Illegal immigration across the south-western border is on track to be at its lowest level since 1972, according to Jeh Johnson, the secretary of the Department of Homeland Security. Speaking yesterday, Johnson claimed that the effort to reduce the number of undocumented immigrants entering the United States following last year’s massive influx had been a success.
“The bottom line of all this is, in recent years the total number of those who attempt to illegally cross our south-west border has declined dramatically, while the percentage of those who are apprehended has gone up,” Johnson told an audience at Rice University’s Baker Institute for Public Policy. “Put simply, it’s now much harder to cross our border illegally and evade capture than it used to be – and people know that.”
Illegal immigration from Central America has been border security’s biggest test over the last few years, with tens of thousands of undocumented unaccompanied immigrant minors crossing the border last summer, as well as tens of thousands of immigrant mothers and children. The numbers have abated in 2015, however, returning to the levels of around mid-2013 before the mass influx commenced.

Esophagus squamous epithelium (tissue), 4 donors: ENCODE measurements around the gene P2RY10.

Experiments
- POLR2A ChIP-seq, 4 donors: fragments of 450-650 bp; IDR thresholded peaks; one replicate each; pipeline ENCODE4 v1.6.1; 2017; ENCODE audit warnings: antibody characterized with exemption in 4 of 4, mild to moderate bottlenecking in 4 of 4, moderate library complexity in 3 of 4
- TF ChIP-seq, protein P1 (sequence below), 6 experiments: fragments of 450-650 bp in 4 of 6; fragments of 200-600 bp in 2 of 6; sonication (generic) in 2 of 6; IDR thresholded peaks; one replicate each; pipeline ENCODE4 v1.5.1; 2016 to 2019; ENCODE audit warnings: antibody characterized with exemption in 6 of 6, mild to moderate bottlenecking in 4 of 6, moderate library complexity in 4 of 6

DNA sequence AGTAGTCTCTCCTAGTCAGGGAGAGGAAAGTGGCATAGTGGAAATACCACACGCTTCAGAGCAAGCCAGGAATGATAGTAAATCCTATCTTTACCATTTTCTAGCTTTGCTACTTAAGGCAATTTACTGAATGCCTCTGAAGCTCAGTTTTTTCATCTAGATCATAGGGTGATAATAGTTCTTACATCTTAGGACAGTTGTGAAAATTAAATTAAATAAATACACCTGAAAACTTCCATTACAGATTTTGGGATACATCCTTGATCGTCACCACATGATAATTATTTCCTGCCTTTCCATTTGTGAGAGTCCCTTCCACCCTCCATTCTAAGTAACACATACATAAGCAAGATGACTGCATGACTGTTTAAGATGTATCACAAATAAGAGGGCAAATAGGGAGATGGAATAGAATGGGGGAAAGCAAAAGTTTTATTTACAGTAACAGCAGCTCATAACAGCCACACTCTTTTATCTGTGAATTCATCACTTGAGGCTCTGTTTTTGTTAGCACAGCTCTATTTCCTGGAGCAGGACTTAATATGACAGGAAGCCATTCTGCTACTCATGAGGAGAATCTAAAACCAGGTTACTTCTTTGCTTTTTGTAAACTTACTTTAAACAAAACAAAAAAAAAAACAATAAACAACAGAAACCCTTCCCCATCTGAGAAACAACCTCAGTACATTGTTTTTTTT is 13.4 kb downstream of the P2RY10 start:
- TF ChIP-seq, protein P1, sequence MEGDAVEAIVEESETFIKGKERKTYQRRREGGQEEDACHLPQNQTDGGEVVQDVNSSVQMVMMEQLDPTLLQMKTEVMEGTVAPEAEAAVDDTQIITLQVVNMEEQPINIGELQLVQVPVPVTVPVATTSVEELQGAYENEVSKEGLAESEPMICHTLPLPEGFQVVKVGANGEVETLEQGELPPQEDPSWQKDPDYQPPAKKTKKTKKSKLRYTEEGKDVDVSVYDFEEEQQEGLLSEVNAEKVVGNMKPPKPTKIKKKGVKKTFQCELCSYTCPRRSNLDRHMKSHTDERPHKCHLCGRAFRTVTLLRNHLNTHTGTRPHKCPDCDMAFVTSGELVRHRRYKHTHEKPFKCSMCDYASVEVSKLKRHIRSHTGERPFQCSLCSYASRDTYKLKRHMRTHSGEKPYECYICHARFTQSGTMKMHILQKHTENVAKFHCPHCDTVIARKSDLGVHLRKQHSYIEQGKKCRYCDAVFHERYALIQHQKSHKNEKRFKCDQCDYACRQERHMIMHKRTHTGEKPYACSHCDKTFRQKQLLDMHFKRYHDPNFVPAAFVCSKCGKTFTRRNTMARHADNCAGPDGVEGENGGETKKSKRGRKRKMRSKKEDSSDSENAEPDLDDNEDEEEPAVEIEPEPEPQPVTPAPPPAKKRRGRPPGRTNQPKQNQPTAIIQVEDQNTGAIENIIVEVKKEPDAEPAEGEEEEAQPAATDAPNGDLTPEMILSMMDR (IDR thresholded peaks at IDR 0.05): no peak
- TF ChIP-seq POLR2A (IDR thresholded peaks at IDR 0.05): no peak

Johnson also defended some of the harsher detention practices introduced by his department in the wake of the 2014 surge, including the construction of more detention centers for women and children, which have been the subject of much criticism. Johnson claims the steps were necessary and have helped to curb the surge.